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Thread: Stellar age translation

  1. #1
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    Stellar age translation

    Confused of York writes:
    I want to know the age of a particular star, which seems to be given in a reference I've found; but I don't understand the units.
    The star is HD 155902, the reference is
    https://books.google.co.uk/books?id=...%20age&f=false

    and the figure for the system's age is 9.27 +/- 0.30 (log Myr^-1). What is that in good old vanilla years?

  2. #2
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    Link not working for me

  3. #3
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    Quote Originally Posted by eburacum45 View Post
    Confused of York writes:
    I want to know the age of a particular star, which seems to be given in a reference I've found; but I don't understand the units.
    The star is HD 155902, the reference is
    https://books.google.co.uk/books?id=...%20age&f=false

    and the figure for the system's age is 9.27 +/- 0.30 (log Myr^-1). What is that in good old vanilla years?
    Hmmm. link didn't work for me either. Maybe this will work: Link to page 159 of "Brown Dwarf Companions..."

    Concerning the actual question, it would help to know the method of age determination being referenced by the book/paper in question.
    See for example: (2013) Chromospheric Activity as an Age Indicator
    Forming opinions as we speak

  4. #4
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    Quote Originally Posted by antoniseb View Post
    Hmmm. link didn't work for me either. Maybe this will work: Link to page 159 of "Brown Dwarf Companions..."
    That looks like a nice book. Pages 18 - 22 address methodology for age determination.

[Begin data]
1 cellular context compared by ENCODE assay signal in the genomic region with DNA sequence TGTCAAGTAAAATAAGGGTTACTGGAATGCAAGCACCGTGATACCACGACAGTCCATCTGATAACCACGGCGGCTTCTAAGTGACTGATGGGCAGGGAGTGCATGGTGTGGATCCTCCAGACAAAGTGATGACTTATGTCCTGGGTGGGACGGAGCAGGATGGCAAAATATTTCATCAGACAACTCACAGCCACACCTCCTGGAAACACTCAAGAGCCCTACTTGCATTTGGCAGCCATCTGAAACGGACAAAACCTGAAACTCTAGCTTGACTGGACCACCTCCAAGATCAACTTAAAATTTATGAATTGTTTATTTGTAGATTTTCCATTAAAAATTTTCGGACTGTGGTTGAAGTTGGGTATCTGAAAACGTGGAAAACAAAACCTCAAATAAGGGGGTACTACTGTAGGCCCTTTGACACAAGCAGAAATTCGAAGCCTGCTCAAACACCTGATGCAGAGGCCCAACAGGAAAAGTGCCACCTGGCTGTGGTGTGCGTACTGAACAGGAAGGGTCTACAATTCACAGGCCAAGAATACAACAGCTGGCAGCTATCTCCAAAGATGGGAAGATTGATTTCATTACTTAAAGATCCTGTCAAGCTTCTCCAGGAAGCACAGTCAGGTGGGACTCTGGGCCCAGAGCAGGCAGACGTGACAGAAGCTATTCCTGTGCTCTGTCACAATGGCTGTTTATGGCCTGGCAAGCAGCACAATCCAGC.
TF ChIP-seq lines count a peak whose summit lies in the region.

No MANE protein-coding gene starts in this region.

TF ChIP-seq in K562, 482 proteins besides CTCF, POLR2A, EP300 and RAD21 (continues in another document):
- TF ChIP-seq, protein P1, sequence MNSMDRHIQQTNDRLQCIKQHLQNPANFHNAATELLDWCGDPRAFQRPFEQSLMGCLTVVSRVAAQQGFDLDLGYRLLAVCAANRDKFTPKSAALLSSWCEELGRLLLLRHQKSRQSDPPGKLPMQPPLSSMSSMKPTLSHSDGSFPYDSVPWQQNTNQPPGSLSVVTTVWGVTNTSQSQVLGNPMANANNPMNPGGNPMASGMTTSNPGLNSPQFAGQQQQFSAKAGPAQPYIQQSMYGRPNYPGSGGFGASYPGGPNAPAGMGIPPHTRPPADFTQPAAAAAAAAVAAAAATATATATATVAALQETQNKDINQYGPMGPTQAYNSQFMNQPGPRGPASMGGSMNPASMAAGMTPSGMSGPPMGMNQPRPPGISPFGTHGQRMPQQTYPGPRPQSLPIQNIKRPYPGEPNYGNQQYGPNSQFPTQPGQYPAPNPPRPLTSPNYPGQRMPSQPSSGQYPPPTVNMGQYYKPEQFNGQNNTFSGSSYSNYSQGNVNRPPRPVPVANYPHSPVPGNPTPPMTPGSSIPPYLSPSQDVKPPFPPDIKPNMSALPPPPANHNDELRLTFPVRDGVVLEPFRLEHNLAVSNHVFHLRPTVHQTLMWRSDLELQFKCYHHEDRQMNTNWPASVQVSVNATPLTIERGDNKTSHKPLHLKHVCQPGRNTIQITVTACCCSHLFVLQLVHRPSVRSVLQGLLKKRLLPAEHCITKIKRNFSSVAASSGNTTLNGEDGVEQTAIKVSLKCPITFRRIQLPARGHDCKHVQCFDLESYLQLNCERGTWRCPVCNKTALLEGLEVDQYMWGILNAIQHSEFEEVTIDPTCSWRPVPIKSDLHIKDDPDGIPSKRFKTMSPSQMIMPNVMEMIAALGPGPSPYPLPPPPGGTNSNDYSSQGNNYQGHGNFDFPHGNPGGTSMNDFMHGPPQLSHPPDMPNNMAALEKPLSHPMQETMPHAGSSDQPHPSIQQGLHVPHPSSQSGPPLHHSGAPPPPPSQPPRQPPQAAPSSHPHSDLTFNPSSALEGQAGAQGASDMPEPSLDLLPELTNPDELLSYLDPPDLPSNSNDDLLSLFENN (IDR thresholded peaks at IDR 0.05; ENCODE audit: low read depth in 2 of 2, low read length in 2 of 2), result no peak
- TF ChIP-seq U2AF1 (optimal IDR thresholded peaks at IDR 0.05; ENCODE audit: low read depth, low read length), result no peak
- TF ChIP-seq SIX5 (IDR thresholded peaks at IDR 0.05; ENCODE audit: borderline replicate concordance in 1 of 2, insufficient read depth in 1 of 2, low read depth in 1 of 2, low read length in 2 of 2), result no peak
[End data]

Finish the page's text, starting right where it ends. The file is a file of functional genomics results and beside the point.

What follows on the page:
We know time flies, we just can't see its wings.

  5. #5
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    That's the right book, but the data I want to decode is on page 32.
    Here's a snapshot. The star I want to discuss is right at the top.
    Attached Images Attached Images

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    Not seeing that either...
    Forming opinions as we speak

  7. #7
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    I'd guess that this was the log of 1/age in megayears - which would make it 1.28Myr. But that is really young.

    Have you tried http://exoplanets.astro.yale.edu/sci...spocs_evol.php ? That has the age of the star as 12Gy, which seems more feasible. Also has high/low estimates on it.

  8. #8
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    That looks to me as if 9.27 ought to be the logarithm (base 10) of the age in years. So, the age would be

    age = 10^(9.27) = 1.86 billion years

    However, this guess doesn't agree with the "Myr^-1" part of the quoted value.

  9. #9
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    Once again, a publication aimed at colleagues is using some dubious notation the rest of us don't recognize.

  10. #10
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    The book is about brown dwarf companions of young Sunlike stars, so I'd guess that the 1.86 Gyr figure is correct. Thanks!

  11. #11
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    My money says it's simply a typo that didn't intend the mysterious Myr^-1. So I agree with StupendousMan, it should just be log yr. Sometimes it's not that people are using mysterious units only their colleagues know, it is that they are using conventions their colleagues know so well that they don't bother to check their axis labels!

  12. #12
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    Did you all hear that broom sound , the actual age just flew right over my head

  13. #13
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    Well, the Sun is about 4.6 billion years old, and this star is only 1.86 billion years old, so it is significantly younger. I was hoping it would be a bit older than that, but no such luck.

    The 'Gyr' term is a quick way of saying 'a billion years'; it is short for 'gigayears'.

  14. 2020-Jan-22, 03:23 AM

  15. #14
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    So that’s what gyr means

  16. #15
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    Quote Originally Posted by Sinbad View Post
    So that’s what gyr means
    1 gyr = 1 billion years (one gigayear)
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